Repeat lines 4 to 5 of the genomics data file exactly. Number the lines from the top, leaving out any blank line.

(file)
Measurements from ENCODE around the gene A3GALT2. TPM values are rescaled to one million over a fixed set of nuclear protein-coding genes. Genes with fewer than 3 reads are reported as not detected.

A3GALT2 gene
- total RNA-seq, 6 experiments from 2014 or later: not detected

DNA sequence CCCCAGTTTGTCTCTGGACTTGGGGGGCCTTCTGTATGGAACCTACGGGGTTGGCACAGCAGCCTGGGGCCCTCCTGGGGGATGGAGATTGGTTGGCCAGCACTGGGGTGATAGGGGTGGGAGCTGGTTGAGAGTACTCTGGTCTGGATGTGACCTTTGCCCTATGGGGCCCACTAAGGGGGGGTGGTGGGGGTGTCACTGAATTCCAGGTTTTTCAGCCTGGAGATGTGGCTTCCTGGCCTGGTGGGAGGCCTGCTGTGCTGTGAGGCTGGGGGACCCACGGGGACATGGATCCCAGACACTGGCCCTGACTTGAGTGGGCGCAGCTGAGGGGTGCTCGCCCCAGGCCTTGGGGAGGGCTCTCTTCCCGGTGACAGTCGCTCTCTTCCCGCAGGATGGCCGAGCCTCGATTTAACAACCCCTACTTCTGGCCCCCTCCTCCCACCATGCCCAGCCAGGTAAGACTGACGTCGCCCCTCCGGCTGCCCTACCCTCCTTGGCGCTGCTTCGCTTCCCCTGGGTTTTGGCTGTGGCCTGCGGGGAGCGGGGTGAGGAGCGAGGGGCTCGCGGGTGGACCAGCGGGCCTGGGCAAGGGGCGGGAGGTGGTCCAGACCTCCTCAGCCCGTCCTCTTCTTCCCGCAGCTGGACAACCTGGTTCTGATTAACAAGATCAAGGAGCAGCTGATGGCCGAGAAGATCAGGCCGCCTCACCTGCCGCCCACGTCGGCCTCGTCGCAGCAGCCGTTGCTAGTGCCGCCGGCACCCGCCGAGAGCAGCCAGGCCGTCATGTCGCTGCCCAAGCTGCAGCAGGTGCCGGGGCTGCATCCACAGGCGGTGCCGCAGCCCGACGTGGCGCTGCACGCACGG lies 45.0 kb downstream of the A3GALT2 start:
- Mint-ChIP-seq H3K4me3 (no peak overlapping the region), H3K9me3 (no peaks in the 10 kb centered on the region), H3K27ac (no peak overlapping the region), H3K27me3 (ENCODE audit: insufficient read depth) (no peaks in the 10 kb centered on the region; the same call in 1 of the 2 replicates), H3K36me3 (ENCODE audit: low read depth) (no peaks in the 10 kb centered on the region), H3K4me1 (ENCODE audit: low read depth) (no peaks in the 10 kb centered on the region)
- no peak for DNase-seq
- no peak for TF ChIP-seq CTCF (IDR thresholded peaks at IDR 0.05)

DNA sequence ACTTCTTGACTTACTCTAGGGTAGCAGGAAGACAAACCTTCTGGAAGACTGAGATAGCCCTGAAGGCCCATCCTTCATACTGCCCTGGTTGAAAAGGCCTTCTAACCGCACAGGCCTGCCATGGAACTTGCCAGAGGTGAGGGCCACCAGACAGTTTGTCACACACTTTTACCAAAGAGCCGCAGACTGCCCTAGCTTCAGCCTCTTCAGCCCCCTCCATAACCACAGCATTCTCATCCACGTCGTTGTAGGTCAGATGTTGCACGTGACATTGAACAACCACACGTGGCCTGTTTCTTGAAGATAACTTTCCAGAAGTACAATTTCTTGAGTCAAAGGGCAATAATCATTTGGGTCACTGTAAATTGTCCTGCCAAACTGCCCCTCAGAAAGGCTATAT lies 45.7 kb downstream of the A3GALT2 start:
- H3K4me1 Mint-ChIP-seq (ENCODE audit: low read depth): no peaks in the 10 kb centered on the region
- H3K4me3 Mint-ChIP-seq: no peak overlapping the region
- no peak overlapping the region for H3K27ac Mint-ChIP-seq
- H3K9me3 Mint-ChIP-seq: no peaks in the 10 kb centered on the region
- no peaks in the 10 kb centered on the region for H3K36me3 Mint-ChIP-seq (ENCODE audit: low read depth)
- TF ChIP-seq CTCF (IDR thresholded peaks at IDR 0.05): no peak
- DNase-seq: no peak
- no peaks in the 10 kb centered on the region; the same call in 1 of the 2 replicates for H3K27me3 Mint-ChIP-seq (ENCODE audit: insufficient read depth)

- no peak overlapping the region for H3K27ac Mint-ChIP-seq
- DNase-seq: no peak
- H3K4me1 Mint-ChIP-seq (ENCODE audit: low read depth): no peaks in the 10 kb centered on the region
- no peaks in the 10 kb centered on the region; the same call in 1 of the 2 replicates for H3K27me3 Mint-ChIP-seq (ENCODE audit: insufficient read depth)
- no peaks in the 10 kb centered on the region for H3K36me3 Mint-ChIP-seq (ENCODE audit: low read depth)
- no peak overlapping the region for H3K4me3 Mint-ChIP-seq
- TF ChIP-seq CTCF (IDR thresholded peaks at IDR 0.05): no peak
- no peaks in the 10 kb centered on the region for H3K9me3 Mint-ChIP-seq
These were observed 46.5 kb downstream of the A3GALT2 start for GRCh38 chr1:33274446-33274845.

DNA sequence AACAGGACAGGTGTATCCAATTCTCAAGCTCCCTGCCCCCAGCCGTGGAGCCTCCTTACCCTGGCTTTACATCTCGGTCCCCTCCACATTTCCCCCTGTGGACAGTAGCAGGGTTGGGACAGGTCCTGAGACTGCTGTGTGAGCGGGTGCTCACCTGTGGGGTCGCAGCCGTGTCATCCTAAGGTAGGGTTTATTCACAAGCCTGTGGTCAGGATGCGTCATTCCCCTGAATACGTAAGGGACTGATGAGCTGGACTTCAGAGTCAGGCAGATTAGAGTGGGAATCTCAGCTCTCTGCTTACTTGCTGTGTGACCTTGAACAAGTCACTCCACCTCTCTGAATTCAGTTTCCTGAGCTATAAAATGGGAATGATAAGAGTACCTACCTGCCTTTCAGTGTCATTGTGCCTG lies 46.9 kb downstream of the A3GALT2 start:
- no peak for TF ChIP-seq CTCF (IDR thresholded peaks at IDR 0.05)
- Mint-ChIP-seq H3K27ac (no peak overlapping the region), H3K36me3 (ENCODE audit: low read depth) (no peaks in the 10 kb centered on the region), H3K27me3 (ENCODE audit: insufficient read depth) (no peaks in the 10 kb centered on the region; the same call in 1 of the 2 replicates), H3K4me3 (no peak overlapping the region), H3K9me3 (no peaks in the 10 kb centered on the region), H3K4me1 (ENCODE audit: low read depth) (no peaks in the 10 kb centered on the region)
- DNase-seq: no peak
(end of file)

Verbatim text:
DNA sequence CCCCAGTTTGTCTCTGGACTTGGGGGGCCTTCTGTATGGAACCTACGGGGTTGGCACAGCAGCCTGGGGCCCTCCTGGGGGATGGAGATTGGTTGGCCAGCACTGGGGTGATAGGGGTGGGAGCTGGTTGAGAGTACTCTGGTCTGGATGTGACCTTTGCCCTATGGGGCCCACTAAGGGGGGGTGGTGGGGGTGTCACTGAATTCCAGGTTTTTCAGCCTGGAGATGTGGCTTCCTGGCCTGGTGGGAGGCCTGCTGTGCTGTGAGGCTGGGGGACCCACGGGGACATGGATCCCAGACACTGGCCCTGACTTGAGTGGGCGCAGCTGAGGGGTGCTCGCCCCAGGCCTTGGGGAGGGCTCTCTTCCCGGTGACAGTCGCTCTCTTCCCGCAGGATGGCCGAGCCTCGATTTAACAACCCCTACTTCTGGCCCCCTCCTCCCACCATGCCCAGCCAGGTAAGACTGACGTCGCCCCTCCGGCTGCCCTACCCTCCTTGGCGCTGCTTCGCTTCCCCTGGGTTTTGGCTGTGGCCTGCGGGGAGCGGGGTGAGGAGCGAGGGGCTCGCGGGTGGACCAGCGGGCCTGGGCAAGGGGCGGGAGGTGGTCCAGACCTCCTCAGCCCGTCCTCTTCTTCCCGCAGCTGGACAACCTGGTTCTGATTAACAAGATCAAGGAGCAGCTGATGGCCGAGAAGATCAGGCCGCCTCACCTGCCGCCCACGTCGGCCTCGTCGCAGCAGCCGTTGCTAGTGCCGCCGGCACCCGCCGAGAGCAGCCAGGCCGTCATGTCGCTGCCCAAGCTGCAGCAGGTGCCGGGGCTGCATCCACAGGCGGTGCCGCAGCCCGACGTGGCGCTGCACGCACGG lies 45.0 kb downstream of the A3GALT2 start:
- Mint-ChIP-seq H3K4me3 (no peak overlapping the region), H3K9me3 (no peaks in the 10 kb centered on the region), H3K27ac (no peak overlapping the region), H3K27me3 (ENCODE audit: insufficient read depth) (no peaks in the 10 kb centered on the region; the same call in 1 of the 2 replicates), H3K36me3 (ENCODE audit: low read depth) (no peaks in the 10 kb centered on the region), H3K4me1 (ENCODE audit: low read depth) (no peaks in the 10 kb centered on the region)